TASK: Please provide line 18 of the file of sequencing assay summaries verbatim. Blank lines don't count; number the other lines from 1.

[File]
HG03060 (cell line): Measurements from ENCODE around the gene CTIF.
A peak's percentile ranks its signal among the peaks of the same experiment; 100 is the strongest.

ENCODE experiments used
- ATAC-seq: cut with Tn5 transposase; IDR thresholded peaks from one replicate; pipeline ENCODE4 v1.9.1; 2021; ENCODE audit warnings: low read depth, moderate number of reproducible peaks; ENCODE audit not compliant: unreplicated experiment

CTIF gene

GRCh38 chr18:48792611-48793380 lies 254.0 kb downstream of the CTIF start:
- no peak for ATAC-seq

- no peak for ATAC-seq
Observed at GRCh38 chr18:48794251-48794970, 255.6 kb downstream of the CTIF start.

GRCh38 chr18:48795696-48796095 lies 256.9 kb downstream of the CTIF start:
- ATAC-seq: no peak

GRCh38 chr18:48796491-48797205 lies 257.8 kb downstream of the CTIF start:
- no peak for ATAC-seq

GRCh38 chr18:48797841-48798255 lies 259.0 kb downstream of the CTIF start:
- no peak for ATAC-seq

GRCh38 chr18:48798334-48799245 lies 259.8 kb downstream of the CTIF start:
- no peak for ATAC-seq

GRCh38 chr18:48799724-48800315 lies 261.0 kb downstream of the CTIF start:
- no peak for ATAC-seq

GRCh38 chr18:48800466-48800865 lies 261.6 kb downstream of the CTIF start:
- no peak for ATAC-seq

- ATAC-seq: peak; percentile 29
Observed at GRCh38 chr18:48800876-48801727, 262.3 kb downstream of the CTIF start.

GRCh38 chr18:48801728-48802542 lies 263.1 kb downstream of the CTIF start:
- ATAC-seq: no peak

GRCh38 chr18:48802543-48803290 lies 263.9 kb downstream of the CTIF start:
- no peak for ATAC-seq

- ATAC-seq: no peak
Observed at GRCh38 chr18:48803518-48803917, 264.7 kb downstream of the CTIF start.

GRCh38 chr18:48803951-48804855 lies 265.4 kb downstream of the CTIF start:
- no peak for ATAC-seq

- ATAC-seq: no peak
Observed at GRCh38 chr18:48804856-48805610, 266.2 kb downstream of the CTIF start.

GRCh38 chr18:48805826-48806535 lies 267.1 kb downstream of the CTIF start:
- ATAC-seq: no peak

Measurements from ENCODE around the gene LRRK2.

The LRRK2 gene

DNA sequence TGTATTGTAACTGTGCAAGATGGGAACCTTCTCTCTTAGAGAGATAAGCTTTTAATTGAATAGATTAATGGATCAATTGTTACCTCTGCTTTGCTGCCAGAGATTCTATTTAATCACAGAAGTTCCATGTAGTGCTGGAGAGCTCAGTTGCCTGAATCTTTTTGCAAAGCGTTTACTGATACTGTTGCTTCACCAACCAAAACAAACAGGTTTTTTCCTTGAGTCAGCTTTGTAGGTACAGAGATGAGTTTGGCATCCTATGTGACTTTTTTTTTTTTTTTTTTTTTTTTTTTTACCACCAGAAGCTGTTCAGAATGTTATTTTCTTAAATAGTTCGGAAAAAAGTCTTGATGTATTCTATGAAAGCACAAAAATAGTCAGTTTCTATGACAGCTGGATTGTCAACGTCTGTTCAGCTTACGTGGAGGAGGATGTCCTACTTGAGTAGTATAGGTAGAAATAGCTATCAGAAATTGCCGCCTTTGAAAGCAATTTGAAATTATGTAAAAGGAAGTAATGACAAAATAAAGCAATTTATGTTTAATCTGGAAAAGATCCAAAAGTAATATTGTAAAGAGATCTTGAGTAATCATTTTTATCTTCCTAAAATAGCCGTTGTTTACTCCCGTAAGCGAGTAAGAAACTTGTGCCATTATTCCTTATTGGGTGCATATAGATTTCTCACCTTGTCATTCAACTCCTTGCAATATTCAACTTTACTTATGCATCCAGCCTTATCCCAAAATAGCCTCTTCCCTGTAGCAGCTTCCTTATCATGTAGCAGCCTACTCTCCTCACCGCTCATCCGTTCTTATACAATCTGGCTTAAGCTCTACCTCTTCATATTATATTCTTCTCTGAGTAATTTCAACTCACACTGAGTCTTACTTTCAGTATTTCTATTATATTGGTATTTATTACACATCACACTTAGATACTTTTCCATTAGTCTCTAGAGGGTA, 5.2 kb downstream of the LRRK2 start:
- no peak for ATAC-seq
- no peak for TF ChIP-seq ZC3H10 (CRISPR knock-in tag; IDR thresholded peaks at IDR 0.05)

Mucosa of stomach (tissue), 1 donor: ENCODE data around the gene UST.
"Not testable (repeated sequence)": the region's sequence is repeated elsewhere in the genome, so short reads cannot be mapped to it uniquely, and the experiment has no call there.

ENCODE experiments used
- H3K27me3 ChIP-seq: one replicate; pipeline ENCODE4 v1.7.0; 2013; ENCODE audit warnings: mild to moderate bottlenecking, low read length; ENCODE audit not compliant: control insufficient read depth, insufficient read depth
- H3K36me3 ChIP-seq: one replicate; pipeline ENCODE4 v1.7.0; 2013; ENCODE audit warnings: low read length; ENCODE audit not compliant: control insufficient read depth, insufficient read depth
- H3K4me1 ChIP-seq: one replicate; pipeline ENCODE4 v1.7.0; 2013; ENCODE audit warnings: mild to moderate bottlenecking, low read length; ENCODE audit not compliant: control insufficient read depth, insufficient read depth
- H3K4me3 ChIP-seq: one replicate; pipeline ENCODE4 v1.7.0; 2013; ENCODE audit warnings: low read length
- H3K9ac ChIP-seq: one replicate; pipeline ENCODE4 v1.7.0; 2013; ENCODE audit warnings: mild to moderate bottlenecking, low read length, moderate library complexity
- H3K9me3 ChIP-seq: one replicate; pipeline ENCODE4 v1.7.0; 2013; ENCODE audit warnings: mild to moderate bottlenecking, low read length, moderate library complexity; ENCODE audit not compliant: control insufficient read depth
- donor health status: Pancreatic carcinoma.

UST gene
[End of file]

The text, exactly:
GRCh38 chr18:48799724-48800315 lies 261.0 kb downstream of the CTIF start: